What is a dental crown?

A dental crown is a tooth-shaped “cap” that sits on top of a tooth. The crown covers the tooth to restore its shape, size, strength, and improve its appearance. Crowns, which are cemented into place, fully encase the visible portion of a tooth that lies at and above the gum line.

What types of crowns are available?

Permanent crowns can be crafted from:

Stainless steel crowns are prefabricated crowns used on permanent teeth primarily as a temporary measure. The crown protects the tooth or filling until the permanent crown is made from another material. For children, stainless steel crowns are most common. The crown covers the entire tooth to protect it from further decay. When a primary tooth comes out to make room for a permanent tooth, the crown will fall out at the same time. For children’s teeth, stainless steel crowns are used because they can be put in place in a single visit, making them more cost-effective than custom-made crowns and the preventive dental care needed to protect a tooth without a crown.

Metals used in crowns include:

  • Gold Alloy
  • Other Alloys (palladium)
  • Base-Metal Alloy (Nickel or Chromium)

Compared with other crown types, less tooth structure is removed when you have a metal crown placed. This means that adjacent teeth will also wear less quickly. Metal crowns stand up well to biting and chewing forces, so they’re likely to last longer than other types of crowns. They are unlikely to chip or break, but the metallic color is their main drawback—they look unnatural when used on visible teeth. Metal crowns are a good choice for back teeth that aren’t seen often when you smile.


Porcelain-fused-to-metal dental crowns are less likely to chip or break off than metal or resin crowns. Porcelain-fused-to-metal crowns can also color-match your adjacent teeth. However, they require more wearing to the opposing teeth than metal or resin crowns. The porcelain portion of a porcelain-fused-to-metal crown often shows through as a dark line at the gum line, especially if your gums recede. Porcelain-fused-to-metal crowns are usually used for front or back teeth.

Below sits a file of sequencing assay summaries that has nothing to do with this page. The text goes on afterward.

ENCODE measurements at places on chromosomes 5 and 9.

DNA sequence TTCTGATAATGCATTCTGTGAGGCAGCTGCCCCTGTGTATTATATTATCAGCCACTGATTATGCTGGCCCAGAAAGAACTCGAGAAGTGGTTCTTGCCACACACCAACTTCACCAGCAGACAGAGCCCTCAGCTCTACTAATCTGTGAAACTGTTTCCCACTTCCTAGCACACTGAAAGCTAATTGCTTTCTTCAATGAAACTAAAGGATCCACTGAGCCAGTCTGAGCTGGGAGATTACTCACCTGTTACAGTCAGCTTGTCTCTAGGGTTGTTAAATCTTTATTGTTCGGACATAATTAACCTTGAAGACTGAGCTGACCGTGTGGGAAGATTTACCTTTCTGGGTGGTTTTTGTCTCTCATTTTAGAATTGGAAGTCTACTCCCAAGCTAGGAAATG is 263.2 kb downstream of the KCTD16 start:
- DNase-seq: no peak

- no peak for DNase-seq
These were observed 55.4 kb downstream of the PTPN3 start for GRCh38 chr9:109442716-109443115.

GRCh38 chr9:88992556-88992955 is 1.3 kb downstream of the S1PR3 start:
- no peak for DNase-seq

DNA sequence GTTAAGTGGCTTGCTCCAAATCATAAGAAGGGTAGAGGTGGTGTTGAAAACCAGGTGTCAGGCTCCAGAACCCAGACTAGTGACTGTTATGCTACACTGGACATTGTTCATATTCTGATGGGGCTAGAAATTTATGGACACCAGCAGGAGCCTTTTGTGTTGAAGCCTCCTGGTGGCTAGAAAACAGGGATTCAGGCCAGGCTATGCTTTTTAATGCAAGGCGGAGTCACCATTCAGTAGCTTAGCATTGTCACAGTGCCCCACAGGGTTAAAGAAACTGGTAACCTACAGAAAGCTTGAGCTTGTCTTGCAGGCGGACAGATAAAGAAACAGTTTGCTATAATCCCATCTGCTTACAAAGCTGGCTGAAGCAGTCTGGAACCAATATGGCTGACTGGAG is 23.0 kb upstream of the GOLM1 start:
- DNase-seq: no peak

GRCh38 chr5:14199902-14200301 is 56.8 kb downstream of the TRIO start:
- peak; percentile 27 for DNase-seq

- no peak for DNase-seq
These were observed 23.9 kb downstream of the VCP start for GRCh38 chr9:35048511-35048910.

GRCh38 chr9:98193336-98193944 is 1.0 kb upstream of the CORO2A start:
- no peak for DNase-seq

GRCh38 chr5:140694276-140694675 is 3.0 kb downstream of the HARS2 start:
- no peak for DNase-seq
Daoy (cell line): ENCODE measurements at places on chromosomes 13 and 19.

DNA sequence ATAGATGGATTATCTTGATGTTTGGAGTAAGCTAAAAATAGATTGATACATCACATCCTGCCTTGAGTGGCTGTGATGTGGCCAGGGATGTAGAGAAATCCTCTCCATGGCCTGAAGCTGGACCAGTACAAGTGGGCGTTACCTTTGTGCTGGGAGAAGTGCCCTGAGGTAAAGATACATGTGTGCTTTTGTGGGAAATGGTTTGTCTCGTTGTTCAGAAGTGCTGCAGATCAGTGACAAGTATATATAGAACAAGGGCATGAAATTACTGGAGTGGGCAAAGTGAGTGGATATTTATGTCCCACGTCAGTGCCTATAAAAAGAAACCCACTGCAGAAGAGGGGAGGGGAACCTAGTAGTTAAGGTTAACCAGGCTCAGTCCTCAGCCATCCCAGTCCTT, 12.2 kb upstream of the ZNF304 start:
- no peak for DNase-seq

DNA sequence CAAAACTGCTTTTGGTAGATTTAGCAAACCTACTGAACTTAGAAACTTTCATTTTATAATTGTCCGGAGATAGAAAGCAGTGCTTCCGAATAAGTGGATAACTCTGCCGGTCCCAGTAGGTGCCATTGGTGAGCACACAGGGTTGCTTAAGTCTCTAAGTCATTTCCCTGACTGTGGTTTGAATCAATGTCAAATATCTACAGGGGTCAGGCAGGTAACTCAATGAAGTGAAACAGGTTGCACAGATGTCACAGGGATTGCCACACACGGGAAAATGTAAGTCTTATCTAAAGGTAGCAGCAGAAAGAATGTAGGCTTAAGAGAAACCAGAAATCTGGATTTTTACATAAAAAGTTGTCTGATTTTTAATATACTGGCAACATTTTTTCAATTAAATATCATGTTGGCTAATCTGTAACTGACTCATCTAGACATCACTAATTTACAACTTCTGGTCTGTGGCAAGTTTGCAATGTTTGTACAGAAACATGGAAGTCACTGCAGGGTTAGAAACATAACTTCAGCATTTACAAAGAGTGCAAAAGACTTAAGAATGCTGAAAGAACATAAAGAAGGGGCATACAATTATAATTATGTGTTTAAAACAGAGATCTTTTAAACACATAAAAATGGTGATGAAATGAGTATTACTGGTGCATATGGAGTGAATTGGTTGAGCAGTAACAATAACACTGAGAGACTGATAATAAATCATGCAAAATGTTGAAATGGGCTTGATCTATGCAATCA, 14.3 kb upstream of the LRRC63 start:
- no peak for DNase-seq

All-ceramic or all-porcelain dental crowns provide a better natural color match than any other crown type and may be more suitable for people with metal allergies. However, they are not as strong as porcelain-fused-to-metal crowns and wear down opposing teeth a little more than metal or resin crowns. All-ceramic crowns are a good choice for front teeth.

Temporary versus permanent: Temporary crowns can be made in your dentist’s office, whereas permanent crowns are made in a dental laboratory. Temporary crowns are made of acrylic or stainless steel. They act as a placeholder while a permanent crown is created by a lab.


Zirconia or milled crowns are digitally constructed either in an office that has the software and hardware to produce them or in a dental lab. Dental offices that have the software and hardware can produce a crown in one visit with no need for a temporary one. These crowns require no impression.